Interesting nail facts

Affiliate Disclosure: I receive a small commission for purchases made via affiliate links.
How to cite: Wong M. Interesting nail facts. Lab Muffin Beauty Science. February 13, 2012. Accessed June 22, 2024.

First off, the best and worst thing about working in a chemistry “wet lab”:

We wash our glassware with acetone. On a productive day, I can go through a litre of the stuff! This means:
* I always have acetone on hand for nail art – yay!
* My polish is almost always messed up by the second day.

Onto 8 interesting facts about nails:

1. Nails, like hair, are made of the protein keratin, which contains lots of the amino acid cysteine. Cysteine contains a thiol (SH) group, which can form strong disulfide (S-S) bonds with other cysteines, which is one of the reasons why keratin is so strong.

2. The only living part of the nail is at the base of the nail. Most of it is hidden under the skin.
3. The light coloured crescent moon part of your nail is called the lunula. It’s where nail cells are formed, and usually it’ll be biggest on your thumb, and smallest on the little finger.

4. Your fingernails grow around 3 mm (0.12 in) each month – the actual rate depends on lots of things, such as diet and genetics. Toenails grow much slower (12-18 months for complete regrowth), and men’s nails grow faster than women’s.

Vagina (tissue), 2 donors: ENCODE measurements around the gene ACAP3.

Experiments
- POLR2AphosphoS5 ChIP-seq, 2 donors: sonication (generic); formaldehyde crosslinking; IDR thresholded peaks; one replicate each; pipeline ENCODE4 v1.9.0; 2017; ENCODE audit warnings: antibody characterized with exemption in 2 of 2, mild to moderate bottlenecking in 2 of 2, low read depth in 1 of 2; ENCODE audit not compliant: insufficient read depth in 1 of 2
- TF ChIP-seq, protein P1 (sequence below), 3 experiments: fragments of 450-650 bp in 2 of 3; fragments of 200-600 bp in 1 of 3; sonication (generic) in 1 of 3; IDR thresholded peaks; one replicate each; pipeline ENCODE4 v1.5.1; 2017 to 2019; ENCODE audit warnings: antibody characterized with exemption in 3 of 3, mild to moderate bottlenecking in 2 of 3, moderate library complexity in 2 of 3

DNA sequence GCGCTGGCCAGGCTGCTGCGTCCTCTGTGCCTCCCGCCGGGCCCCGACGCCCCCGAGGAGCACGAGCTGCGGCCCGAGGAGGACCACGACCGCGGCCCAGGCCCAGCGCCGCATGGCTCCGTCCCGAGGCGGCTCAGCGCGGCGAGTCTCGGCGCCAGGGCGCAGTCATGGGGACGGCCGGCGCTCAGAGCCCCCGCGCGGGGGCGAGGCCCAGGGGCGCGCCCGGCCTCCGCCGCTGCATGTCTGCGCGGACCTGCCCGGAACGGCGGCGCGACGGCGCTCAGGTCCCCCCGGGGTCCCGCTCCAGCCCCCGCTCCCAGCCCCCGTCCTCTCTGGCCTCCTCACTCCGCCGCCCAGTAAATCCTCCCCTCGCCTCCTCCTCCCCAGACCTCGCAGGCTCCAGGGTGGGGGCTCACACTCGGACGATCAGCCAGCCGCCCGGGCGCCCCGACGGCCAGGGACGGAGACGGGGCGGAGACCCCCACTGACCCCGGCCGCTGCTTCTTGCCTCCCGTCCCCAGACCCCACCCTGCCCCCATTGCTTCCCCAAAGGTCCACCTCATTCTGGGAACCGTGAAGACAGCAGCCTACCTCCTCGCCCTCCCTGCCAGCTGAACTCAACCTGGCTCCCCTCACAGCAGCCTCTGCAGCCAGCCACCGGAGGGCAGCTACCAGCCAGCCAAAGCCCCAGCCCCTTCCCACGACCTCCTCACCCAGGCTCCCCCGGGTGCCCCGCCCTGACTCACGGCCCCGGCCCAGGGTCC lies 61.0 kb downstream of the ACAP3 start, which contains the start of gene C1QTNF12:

5. Your nails look pink because they’re see-through! As your nail grows from the base, the older cells (nearer the tip) are flattened and turn translucent, which is why your nail tends to be whiter at the base. The pink colour comes from the blood in the skin under your nail.

6. Irregularities in your nails may reflect past health problems – for example, white marks on your nails can be a sign of zinc deficiency, while koilonychia (nails that are flat or concave, rather than the normal convex) is a sign of iron-deficiency anaemia. Often though, marks on your nails (especially if it’s only on one nail) come from something as simple as jamming your finger in a door.

7. If you have brittle, thin nails, biotin supplements may help them grow thicker and stronger.

8. The idea of colouring nails for cosmetic reasons has been around for about 5000 years! The first colours popularly used were (as you might’ve guessed) various shades of red.

Hope you learned something new from that! 🙂

Skincare Guide

Related Posts

15 thoughts on “Interesting nail facts”

  1. What kind of chemistry do you do? I’m an Organic Chemistry grad student, so your picture is ever so familiar to me! I always wear gloves when cleaning because acetone dries my skin out so badly, so methanol and dichloromethane are far greater hazards for my nail art!

    • I’m an organic chemist as well 🙂 I wear thin nitrile gloves when washing (the washing up gloves are too bulky and make me break things) so the acetone soaks through after about five minutes. I’m usually quite good with changing gloves often, but if I forget, the gloves stick to my polish and ruin my nails 🙁 I use chloroform a lot and that destroys my nails too!


Leave a Comment